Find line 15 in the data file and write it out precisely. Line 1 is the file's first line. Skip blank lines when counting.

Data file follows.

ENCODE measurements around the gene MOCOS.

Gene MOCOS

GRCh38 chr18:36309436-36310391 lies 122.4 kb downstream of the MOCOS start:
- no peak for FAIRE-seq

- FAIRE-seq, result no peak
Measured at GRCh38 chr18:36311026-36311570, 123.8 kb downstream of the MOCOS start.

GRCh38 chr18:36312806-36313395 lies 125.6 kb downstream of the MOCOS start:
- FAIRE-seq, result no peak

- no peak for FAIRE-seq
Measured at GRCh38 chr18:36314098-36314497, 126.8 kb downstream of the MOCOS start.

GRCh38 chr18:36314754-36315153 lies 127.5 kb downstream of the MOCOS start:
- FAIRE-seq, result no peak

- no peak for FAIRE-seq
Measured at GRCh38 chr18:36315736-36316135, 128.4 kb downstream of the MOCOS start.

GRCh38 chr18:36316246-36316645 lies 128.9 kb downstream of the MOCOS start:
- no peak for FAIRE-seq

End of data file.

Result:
GRCh38 chr18:36316246-36316645 lies 128.9 kb downstream of the MOCOS start: